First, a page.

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Gold and Silver as Monetary Metals

by Jeff Nielson, Bullion Bulls Canada:

Informed readers will be well-acquainted with the fact that gold and silver are “monetary metals”, since this property of precious metals is widely reported. Where readers will have far less clarity is in terms of what this actually means, since it is rarely (if ever) explained.

Referring to gold and silver as monetary metals means far more than the simple fact that gold and silver are “money”. Indeed, it implies more than the fact that gold and silver are (both) Good Money. What makes gold and silver monetary metals is the fact that they represent the perfect standard and/or metric to reflect changes in our monetary system. It is this property of reflecting such changes that makes gold and silver monetary metals.

More explanation is required to make this apparent. The key attribute which makes gold and silver both ideal money and monetary metals is the stable, slowly growing rate of supply. To be more specific, over the centuries the rate of growth of the supply of gold and silver has roughly mirrored our rate of population growth. Why is this significant?

Once upon a time, when economics was a valid field of study instead of a cesspool of propaganda, it was understood that there was a Natural Rate of growth which existed in our economies (and the world around us). That rate-of-growth equals the rate at which our populations grow. As with most of the valid principles of economics, the concept of a Natural Rate of growth is a function of equal parts basic arithmetic and common sense.

As a population grows, the incremental increase in the number of people generates an incremental increase in demand for goods and services. Parallel to this, the increasing population provides an increasing supply of labour, to do the work necessary to generate such growth. It is this supply/demand dynamic which makes economic growth which equals the rate of population growth sustainable. Most readers will struggle to understand the concept of “sustainability”, since they never see this concept discussed in the propaganda of the mainstream media, and they never see this concept discussed in the pseudo-analysis of the charlatan economists.

sus-tain-able (adj.)

– able to be maintained at a certain level

What do we have (what did we have) in our own economies? We have had unsustainable growth, decade after decade of unsustainable growth. And after all those decades of unsustainable growth, we now have no growth, at all. Instead, we have corrupt regimes across the Western world pretending that their economies are growing.

This has been explained, in detail, in previous commentaries. Faking economic growth is one of the easiest forms of statistical fraud. All that it requires is one ingredient: falsifying the rate of inflation. Any/all legitimate readings of economic growth must be fully deflated by the prevailing rate of inflation. The failure to do so means that the supposed “growth” is being padded (to a greater or lesser degree) through the unreported increase in prices.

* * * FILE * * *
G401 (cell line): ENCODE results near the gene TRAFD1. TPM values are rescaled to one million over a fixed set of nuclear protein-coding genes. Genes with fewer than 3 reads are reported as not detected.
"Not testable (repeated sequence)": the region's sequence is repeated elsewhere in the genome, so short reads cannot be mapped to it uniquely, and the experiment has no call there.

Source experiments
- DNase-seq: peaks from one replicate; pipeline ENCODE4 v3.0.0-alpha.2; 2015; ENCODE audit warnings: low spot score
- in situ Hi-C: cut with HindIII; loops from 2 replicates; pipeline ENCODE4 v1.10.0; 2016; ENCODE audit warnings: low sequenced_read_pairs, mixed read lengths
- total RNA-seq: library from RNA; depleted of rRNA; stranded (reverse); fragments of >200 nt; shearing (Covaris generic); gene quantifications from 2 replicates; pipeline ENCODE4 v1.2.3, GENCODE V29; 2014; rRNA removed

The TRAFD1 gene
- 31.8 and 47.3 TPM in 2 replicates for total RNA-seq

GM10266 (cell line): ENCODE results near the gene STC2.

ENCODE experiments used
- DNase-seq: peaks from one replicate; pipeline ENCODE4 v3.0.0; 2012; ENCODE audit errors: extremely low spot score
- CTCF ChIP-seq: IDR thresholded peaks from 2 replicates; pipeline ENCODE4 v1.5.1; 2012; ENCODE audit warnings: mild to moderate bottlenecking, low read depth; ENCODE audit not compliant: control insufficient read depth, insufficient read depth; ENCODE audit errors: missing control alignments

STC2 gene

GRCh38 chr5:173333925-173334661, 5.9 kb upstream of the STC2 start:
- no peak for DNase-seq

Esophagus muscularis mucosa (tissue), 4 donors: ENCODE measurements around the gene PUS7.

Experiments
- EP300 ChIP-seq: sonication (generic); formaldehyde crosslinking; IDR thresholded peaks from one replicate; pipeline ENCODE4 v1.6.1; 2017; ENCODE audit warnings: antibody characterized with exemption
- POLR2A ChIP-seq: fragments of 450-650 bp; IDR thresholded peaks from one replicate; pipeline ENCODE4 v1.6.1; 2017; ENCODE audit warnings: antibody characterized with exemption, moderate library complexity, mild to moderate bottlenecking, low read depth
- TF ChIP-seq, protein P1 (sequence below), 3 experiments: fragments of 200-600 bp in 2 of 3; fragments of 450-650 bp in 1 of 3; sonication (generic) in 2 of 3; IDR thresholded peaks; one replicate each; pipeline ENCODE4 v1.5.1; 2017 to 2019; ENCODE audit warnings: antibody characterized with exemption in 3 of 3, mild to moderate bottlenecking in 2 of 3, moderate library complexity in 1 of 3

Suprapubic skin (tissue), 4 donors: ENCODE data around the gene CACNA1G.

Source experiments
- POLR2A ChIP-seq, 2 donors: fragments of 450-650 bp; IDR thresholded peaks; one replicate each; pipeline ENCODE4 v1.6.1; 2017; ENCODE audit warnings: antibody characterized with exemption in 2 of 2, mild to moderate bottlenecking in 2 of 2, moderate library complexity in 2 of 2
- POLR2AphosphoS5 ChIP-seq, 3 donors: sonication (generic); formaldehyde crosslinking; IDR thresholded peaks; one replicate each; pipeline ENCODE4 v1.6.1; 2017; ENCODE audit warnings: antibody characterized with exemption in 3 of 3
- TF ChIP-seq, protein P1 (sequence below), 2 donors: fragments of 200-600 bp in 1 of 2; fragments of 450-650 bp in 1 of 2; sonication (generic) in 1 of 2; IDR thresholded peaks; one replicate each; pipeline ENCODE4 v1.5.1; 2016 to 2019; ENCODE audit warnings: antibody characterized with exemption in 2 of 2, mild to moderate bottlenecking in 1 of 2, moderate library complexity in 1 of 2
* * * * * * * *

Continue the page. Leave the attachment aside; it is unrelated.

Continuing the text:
Our governments are not merely serial liars when it comes to their so-called “inflation statistics” they are extreme liars: producing propaganda which understates the rate of inflation to an utterly absurd degree. Thus, their “GDP” statistics are equally absurd overstatements of actual economic growth. The over-leveraged economies of the West can’t grow, not until all the systemic bad debt and systemic malinvestment is purged from these crippled economies.

Anyone who understands basic arithmetic will understand (in theoretical terms) that it is impossible to generate long-term growth above a “sustainable rate”. Anyone looking closely at the empirical evidence will see that this theoretical premise has now been proven. Our economies have borrowed from the future (at our children’s expense) for far too long. Now it is time to pay the Piper.

Many readers will fail to see the connection between the supply of gold (and silver) matching the Natural Rate of growth, and the status of gold and silver as monetary metals. The connection between these two concepts is also rooted in common sense and basic arithmetic. Because the supply of gold mirrors the Natural Rate of growth (and the rate of population growth) the supply of gold is non-inflationary.

In relative terms, the supply of gold remains nearly constant with respect to our population, i.e. the number of ounces of gold per person is a relatively constant number. Readers with a correct understanding of the definition of “inflation” will immediately recognize the validity of this principle. Indeed the charlatans and propagandists often attempt to borrow (and pervert) this principle with their own pseudo-analysis.

They will claim that the rate of growth in the supply of U.S. dollars is “non-inflationary”, because after they have performed their assorted statistical frauds, they will claim that the rate-of-growth of the U.S. money supply supposedly mirrors the rate of growth of the U.S. economy. This outrageous lie can be rebutted with one picture: the Bernanke Helicopter Drop.

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